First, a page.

Fact: A lot of Greeks cannot afford to go on holiday once again this year, as seen by hotel bookings. So it is left to foreign tourists to enjoy the island life…

PS. I made a cheerful drawing, since my subject matter is so depressing…

29 thoughts on “A hailstorm of taxes

  1. Little incentive to be honest and pay taxes properly, is there? And what are the consequences for those who are not declaring all their income? I fear the state is not doing a very good job of managing those situations, so it really becomes a very unfair distribution. (Of wealth and of taxes).

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  2. It is so interesting to read this, from the point of view of someone who actually has to endure all the cuts and increases in tax. Some things are so unfair. We still see lots of evidence of the black economy on the islands, where they do not give you a proper receipt for a taverna meal, or in a small shop when you pay cash. It is the ones who pay, who pay for the others, as you say.

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  3. Do they ever catch people cheating on their taxes? And if so, what are the penalties? It’s hard to blame those on low incomes for trying to claw back a little, because it may be the difference between just about doing OK and slowly starving, but for those who earn more and simply want to continue supporting an affluent lifestyle I feel a lot less sympathy, especially as they’re exactly the people who can afford professional help doing it. Your drawing is lovely, by the way, much more cheerful than your subject matter!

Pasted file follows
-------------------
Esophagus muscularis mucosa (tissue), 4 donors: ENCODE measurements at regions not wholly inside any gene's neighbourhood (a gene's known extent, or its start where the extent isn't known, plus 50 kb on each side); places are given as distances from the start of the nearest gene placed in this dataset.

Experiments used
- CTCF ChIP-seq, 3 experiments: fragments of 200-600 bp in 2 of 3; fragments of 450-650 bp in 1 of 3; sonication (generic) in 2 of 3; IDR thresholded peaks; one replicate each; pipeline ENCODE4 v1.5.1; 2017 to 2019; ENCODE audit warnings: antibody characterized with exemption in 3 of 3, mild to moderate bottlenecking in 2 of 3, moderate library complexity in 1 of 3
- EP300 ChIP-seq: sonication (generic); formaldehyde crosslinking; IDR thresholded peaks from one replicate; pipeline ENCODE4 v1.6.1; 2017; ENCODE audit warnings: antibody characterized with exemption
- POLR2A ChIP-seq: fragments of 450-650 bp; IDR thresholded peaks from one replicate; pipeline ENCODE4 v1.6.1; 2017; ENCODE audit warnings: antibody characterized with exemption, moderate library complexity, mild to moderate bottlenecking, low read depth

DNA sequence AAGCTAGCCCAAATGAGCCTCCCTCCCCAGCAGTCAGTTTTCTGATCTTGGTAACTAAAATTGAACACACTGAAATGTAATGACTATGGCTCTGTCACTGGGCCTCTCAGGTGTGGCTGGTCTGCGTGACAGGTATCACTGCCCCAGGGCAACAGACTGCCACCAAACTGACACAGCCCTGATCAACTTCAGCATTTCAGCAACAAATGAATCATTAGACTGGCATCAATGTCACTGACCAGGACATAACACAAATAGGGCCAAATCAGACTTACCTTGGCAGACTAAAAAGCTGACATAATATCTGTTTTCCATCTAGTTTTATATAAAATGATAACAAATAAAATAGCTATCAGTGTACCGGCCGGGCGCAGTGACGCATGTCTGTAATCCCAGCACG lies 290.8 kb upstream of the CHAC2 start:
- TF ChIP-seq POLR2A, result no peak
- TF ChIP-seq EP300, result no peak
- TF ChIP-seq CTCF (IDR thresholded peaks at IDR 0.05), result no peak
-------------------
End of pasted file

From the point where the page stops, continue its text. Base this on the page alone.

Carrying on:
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    1. Thanks, Kate! Of course there are penalties, and of course people are caught and fined and even jailed, but it’s not possible to control everything. Without wanting to point the finger, I’ve lived in other countries, and people wanted to get paid in cash there as well… I think incentive works better than repression – you have to give in order to receive, and plan things better in the first place. People have to believe things are fair, and not leaning towards one segment of the population.

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  4. It is so interesting to read about what is going on. Here’s hoping plenty of tourists contribute where the dishonest are failing to do so.

    Love the art! It made me wish I could do the same.